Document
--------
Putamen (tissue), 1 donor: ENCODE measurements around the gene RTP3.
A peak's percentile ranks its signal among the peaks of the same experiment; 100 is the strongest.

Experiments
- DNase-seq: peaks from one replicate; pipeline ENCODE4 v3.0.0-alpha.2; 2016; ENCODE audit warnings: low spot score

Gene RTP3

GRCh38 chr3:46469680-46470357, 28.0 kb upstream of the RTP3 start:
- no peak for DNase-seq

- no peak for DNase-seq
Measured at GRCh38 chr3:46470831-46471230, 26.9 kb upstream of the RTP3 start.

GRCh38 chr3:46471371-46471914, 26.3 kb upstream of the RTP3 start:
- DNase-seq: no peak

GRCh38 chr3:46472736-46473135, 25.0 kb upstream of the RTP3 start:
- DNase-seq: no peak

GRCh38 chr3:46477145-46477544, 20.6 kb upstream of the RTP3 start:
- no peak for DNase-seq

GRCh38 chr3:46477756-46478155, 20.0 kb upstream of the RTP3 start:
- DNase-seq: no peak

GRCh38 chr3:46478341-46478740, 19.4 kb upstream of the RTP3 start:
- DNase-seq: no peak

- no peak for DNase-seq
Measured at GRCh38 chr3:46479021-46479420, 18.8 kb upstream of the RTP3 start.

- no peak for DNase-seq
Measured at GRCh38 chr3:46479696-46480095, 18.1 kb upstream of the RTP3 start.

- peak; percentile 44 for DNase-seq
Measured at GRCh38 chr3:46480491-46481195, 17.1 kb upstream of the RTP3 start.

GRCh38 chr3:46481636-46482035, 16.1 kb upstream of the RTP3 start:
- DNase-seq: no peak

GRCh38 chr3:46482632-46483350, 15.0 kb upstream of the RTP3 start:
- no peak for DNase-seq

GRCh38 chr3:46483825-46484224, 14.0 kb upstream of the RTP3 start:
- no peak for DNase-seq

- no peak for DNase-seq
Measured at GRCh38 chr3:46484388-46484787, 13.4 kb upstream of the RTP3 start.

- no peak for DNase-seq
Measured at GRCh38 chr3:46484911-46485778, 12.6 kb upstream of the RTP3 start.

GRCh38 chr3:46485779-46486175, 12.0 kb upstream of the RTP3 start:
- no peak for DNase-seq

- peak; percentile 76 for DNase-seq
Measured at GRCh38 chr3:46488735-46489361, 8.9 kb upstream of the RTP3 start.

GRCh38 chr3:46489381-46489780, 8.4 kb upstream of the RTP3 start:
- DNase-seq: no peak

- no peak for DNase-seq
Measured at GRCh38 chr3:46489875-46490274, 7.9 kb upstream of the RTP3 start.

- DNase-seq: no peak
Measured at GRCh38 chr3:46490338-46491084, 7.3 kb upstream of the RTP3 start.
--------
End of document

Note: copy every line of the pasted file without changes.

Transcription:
Putamen (tissue), 1 donor: ENCODE measurements around the gene RTP3.
A peak's percentile ranks its signal among the peaks of the same experiment; 100 is the strongest.

Experiments
- DNase-seq: peaks from one replicate; pipeline ENCODE4 v3.0.0-alpha.2; 2016; ENCODE audit warnings: low spot score

Gene RTP3

GRCh38 chr3:46469680-46470357, 28.0 kb upstream of the RTP3 start:
- no peak for DNase-seq

- no peak for DNase-seq
Measured at GRCh38 chr3:46470831-46471230, 26.9 kb upstream of the RTP3 start.

GRCh38 chr3:46471371-46471914, 26.3 kb upstream of the RTP3 start:
- DNase-seq: no peak

GRCh38 chr3:46472736-46473135, 25.0 kb upstream of the RTP3 start:
- DNase-seq: no peak

GRCh38 chr3:46477145-46477544, 20.6 kb upstream of the RTP3 start:
- no peak for DNase-seq

GRCh38 chr3:46477756-46478155, 20.0 kb upstream of the RTP3 start:
- DNase-seq: no peak

GRCh38 chr3:46478341-46478740, 19.4 kb upstream of the RTP3 start:
- DNase-seq: no peak

- no peak for DNase-seq
Measured at GRCh38 chr3:46479021-46479420, 18.8 kb upstream of the RTP3 start.

- no peak for DNase-seq
Measured at GRCh38 chr3:46479696-46480095, 18.1 kb upstream of the RTP3 start.

- peak; percentile 44 for DNase-seq
Measured at GRCh38 chr3:46480491-46481195, 17.1 kb upstream of the RTP3 start.

GRCh38 chr3:46481636-46482035, 16.1 kb upstream of the RTP3 start:
- DNase-seq: no peak

GRCh38 chr3:46482632-46483350, 15.0 kb upstream of the RTP3 start:
- no peak for DNase-seq

GRCh38 chr3:46483825-46484224, 14.0 kb upstream of the RTP3 start:
- no peak for DNase-seq

- no peak for DNase-seq
Measured at GRCh38 chr3:46484388-46484787, 13.4 kb upstream of the RTP3 start.

- no peak for DNase-seq
Measured at GRCh38 chr3:46484911-46485778, 12.6 kb upstream of the RTP3 start.

GRCh38 chr3:46485779-46486175, 12.0 kb upstream of the RTP3 start:
- no peak for DNase-seq

- peak; percentile 76 for DNase-seq
Measured at GRCh38 chr3:46488735-46489361, 8.9 kb upstream of the RTP3 start.

GRCh38 chr3:46489381-46489780, 8.4 kb upstream of the RTP3 start:
- DNase-seq: no peak

- no peak for DNase-seq
Measured at GRCh38 chr3:46489875-46490274, 7.9 kb upstream of the RTP3 start.

- DNase-seq: no peak
Measured at GRCh38 chr3:46490338-46491084, 7.3 kb upstream of the RTP3 start.